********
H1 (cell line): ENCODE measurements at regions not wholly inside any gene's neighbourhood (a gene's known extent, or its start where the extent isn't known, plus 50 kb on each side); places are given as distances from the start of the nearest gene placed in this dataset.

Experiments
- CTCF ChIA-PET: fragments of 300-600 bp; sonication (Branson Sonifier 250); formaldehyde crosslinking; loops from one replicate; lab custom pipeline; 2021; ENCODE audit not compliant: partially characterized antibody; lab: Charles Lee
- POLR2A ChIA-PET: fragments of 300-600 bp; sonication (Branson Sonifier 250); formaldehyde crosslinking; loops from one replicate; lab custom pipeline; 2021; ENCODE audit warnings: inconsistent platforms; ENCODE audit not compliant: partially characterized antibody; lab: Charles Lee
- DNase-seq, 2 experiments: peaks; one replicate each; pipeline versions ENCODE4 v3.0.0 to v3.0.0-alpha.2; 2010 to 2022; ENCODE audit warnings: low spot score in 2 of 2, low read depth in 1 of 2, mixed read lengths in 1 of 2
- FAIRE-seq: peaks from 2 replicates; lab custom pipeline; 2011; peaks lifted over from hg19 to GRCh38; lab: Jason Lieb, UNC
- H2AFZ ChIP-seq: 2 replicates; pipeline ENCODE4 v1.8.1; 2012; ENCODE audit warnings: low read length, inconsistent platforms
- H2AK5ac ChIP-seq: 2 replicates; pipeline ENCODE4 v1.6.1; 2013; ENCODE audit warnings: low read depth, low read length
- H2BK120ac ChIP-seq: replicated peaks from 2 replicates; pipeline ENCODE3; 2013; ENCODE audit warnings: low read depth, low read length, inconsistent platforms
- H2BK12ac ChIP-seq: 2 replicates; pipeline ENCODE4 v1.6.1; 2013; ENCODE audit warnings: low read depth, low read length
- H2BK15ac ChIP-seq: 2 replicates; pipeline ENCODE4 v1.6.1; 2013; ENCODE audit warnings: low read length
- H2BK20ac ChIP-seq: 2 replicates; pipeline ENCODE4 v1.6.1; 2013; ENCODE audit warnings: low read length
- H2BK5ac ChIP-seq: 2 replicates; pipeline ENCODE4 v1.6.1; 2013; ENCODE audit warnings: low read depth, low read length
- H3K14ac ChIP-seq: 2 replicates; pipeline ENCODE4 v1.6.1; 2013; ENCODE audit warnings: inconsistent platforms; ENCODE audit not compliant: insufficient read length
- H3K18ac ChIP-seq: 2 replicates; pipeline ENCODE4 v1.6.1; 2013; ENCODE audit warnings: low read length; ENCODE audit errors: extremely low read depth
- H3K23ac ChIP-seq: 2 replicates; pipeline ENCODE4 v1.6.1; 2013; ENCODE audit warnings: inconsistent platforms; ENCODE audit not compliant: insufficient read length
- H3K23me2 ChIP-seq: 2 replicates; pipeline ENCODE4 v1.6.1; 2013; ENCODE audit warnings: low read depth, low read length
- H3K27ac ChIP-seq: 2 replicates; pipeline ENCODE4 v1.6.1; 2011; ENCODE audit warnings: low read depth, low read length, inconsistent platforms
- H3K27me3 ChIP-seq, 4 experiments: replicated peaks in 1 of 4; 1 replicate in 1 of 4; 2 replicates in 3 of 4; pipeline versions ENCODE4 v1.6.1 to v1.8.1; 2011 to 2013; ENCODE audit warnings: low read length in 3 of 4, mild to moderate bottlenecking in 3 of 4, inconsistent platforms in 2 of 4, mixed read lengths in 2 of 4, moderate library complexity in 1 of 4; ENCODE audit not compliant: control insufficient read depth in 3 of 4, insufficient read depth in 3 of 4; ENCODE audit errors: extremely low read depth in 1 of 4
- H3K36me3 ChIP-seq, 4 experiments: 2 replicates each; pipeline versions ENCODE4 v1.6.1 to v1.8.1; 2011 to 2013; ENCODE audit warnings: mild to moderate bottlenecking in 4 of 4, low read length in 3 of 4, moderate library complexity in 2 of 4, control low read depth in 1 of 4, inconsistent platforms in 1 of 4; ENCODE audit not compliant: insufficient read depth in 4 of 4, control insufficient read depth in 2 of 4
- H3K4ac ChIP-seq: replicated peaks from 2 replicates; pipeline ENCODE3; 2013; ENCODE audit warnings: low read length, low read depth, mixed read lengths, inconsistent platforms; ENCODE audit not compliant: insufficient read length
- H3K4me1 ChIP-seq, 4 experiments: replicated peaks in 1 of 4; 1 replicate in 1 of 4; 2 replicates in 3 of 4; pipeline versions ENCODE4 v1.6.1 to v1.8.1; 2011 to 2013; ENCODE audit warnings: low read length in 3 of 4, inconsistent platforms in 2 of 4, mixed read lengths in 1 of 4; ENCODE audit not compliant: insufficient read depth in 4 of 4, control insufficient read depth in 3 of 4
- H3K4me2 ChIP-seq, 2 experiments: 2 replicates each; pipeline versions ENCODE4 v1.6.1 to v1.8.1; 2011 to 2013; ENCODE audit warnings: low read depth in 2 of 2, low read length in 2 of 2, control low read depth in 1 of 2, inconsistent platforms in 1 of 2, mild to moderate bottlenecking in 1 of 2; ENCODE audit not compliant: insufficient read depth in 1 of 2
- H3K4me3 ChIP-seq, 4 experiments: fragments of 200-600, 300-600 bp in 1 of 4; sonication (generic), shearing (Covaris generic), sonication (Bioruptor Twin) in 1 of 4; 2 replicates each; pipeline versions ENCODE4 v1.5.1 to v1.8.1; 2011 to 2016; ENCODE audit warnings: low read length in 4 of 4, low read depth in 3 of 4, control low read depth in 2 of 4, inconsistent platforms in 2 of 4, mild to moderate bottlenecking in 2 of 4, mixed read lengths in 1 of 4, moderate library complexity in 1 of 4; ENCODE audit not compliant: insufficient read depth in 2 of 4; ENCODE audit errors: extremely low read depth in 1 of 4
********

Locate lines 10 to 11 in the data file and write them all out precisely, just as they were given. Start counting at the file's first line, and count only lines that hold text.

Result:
- H2BK12ac ChIP-seq: 2 replicates; pipeline ENCODE4 v1.6.1; 2013; ENCODE audit warnings: low read depth, low read length
- H2BK15ac ChIP-seq: 2 replicates; pipeline ENCODE4 v1.6.1; 2013; ENCODE audit warnings: low read length